Tell Our Story!

In the history of humanity we have not seen such a growth in the knowledge surrounding how our brain works than now.  And that makes me very excited because the more we know about how our brain works the better we will be able to help people, who have experienced trauma, heal.  The truth of trauma is not pretty but only by recognizing the problem can we begin to remedy the problem.

A Harvard Medical Study found that former foster children experienced PTSD (post traumatic stress disorder) at nearly two times the rate of U.S. war veterans.  This information is not nearly new as it was released back in 2005 but unfortunately we have not taken it as seriously as we should.  We know the horrors of war because they are placed in front of us by the media and politicians.  Nearly everyone has a stance on how America should handle foreign affairs but where is this passion and energy when it comes to the invisible children of foster care?  We know that PTSD can be debilitating, it can consume you and destroy any hope of a life of normalcy or peace.

So we know the statistic and we know it is a problem that needs addressed.  This is where our advancement in neurological studies can help us.  First off we need good families willing to get involved in Foster Care and make a difference, it won’t be easy, or fun, but it is the right thing to do and that should be enough.  Next we need to let children who have been through trauma tell their story!  As a former foster child and adopted child WE MUST TELL OUR STORY!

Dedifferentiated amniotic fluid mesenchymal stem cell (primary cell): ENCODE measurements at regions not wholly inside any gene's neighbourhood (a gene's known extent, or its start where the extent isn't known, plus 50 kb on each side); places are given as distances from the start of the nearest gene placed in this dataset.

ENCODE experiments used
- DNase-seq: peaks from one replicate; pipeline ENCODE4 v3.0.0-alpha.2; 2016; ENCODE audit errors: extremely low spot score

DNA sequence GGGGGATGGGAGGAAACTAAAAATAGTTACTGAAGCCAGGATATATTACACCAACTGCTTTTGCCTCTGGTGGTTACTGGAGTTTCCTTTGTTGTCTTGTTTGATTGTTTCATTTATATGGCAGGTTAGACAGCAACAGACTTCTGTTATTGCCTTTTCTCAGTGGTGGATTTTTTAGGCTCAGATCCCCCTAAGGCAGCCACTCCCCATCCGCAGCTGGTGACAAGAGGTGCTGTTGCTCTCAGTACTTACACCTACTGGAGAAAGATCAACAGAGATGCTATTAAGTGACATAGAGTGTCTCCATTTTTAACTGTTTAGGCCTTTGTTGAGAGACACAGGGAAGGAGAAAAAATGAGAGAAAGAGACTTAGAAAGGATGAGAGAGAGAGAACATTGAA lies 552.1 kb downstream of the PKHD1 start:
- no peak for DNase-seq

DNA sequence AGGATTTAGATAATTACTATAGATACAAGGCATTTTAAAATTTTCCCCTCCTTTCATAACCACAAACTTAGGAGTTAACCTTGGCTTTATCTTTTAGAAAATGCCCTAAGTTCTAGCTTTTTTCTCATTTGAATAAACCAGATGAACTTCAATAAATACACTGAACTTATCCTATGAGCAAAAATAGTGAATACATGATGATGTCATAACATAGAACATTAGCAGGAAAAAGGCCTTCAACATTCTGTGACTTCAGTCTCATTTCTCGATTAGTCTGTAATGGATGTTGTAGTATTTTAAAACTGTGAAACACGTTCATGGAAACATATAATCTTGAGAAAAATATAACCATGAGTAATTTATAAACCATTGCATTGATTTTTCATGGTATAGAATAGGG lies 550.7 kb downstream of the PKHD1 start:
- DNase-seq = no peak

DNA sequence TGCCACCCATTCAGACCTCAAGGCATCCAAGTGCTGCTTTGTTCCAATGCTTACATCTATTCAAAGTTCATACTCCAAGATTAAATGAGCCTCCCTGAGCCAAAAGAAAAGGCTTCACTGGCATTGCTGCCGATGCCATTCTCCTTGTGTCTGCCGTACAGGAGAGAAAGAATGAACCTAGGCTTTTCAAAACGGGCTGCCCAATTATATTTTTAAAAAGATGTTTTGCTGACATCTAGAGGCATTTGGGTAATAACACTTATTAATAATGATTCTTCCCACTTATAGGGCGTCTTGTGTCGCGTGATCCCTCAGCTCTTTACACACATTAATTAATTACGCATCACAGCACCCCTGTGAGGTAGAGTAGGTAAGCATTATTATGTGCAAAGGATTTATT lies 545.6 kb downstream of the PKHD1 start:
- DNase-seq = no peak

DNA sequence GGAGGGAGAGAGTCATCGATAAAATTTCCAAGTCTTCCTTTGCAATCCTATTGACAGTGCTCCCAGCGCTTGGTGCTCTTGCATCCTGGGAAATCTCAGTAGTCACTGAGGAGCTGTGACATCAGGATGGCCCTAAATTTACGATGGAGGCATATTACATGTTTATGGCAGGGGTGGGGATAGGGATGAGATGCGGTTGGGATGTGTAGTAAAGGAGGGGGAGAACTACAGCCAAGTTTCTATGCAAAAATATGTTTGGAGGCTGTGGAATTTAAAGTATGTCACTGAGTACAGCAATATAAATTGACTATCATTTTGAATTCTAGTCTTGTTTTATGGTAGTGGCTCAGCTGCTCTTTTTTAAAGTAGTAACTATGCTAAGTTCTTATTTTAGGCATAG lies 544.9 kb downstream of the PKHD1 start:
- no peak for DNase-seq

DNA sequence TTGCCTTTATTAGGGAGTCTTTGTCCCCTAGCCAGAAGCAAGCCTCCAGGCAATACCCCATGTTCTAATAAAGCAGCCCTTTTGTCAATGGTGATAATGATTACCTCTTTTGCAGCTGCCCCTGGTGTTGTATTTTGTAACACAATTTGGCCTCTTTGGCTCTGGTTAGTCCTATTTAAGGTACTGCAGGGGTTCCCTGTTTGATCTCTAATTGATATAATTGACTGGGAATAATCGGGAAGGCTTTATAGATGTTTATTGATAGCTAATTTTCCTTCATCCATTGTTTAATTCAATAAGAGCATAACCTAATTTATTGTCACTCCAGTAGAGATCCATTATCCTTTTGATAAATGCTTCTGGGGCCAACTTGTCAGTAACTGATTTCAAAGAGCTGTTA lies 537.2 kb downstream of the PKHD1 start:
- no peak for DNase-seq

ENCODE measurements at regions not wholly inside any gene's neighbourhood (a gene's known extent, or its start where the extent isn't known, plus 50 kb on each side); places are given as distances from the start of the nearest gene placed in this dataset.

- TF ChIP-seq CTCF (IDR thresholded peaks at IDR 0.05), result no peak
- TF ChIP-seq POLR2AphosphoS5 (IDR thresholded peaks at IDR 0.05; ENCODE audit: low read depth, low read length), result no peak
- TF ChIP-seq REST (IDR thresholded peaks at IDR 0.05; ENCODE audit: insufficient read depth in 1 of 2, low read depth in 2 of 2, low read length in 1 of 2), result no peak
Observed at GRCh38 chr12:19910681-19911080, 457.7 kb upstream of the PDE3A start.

In his book “Anatomy of the Soul”, Curt Thompson, brings to light some very interesting facts concerning how we can change the way our brain recalls trauma.  One way to change the way we remember traumatic events in our life is to tell your story.  It’s not easy and it gets tougher before it gets better but the only way out it through.  Telling your story to a person who is responsive and gives assurance that you will make it through is very important and it actually changes the neural pathways that enable your brain to remember the trauma. No longer will you attach all of the horrible feelings that are associated with your trauma, instead you will be able to talk about your past peacefully.

What this means is that we can help just by listening.  We can actually help someone heal by talking life through with them.  So the next time a child who has been exposed to trauma talks to you, give them your undivided attention and be present.  Put your phone down, put your concerns aside and help them through because the enemy is here to steal, kill and destroy but we know that “a friend loves at all times and a brother is born for adversity.”


By | 2016-12-21T14:31:21-05:00 June 10th, 2015|brain, foster care, neurology, speaking|0 Comments

Leave A Comment